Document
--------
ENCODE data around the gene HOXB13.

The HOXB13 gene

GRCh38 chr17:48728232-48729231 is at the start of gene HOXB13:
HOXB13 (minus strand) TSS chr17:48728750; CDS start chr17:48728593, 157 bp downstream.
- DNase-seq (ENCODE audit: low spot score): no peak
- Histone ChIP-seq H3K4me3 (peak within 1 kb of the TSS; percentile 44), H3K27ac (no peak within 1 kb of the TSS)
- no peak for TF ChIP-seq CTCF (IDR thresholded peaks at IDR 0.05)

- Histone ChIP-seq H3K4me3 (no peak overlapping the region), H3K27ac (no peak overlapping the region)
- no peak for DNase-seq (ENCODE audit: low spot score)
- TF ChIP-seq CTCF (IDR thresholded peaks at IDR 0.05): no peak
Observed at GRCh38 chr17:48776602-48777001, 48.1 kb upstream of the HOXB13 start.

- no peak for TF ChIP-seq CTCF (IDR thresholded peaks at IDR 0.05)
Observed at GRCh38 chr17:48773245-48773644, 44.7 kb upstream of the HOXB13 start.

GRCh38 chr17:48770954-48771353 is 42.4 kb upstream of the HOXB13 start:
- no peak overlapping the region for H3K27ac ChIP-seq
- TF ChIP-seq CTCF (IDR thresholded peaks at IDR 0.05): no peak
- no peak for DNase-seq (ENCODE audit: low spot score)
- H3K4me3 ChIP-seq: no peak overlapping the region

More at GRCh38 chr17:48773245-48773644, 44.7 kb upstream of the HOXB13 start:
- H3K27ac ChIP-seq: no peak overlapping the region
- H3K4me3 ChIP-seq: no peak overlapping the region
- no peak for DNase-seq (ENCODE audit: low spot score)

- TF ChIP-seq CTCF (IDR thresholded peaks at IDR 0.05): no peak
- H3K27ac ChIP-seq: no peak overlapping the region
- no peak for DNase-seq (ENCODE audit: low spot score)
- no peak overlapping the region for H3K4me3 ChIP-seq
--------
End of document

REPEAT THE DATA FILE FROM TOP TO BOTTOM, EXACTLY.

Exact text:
ENCODE data around the gene HOXB13.

The HOXB13 gene

GRCh38 chr17:48728232-48729231 is at the start of gene HOXB13:
HOXB13 (minus strand) TSS chr17:48728750; CDS start chr17:48728593, 157 bp downstream.
- DNase-seq (ENCODE audit: low spot score): no peak
- Histone ChIP-seq H3K4me3 (peak within 1 kb of the TSS; percentile 44), H3K27ac (no peak within 1 kb of the TSS)
- no peak for TF ChIP-seq CTCF (IDR thresholded peaks at IDR 0.05)

- Histone ChIP-seq H3K4me3 (no peak overlapping the region), H3K27ac (no peak overlapping the region)
- no peak for DNase-seq (ENCODE audit: low spot score)
- TF ChIP-seq CTCF (IDR thresholded peaks at IDR 0.05): no peak
Observed at GRCh38 chr17:48776602-48777001, 48.1 kb upstream of the HOXB13 start.

- no peak for TF ChIP-seq CTCF (IDR thresholded peaks at IDR 0.05)
Observed at GRCh38 chr17:48773245-48773644, 44.7 kb upstream of the HOXB13 start.

GRCh38 chr17:48770954-48771353 is 42.4 kb upstream of the HOXB13 start:
- no peak overlapping the region for H3K27ac ChIP-seq
- TF ChIP-seq CTCF (IDR thresholded peaks at IDR 0.05): no peak
- no peak for DNase-seq (ENCODE audit: low spot score)
- H3K4me3 ChIP-seq: no peak overlapping the region

More at GRCh38 chr17:48773245-48773644, 44.7 kb upstream of the HOXB13 start:
- H3K27ac ChIP-seq: no peak overlapping the region
- H3K4me3 ChIP-seq: no peak overlapping the region
- no peak for DNase-seq (ENCODE audit: low spot score)

- TF ChIP-seq CTCF (IDR thresholded peaks at IDR 0.05): no peak
- H3K27ac ChIP-seq: no peak overlapping the region
- no peak for DNase-seq (ENCODE audit: low spot score)
- no peak overlapping the region for H3K4me3 ChIP-seq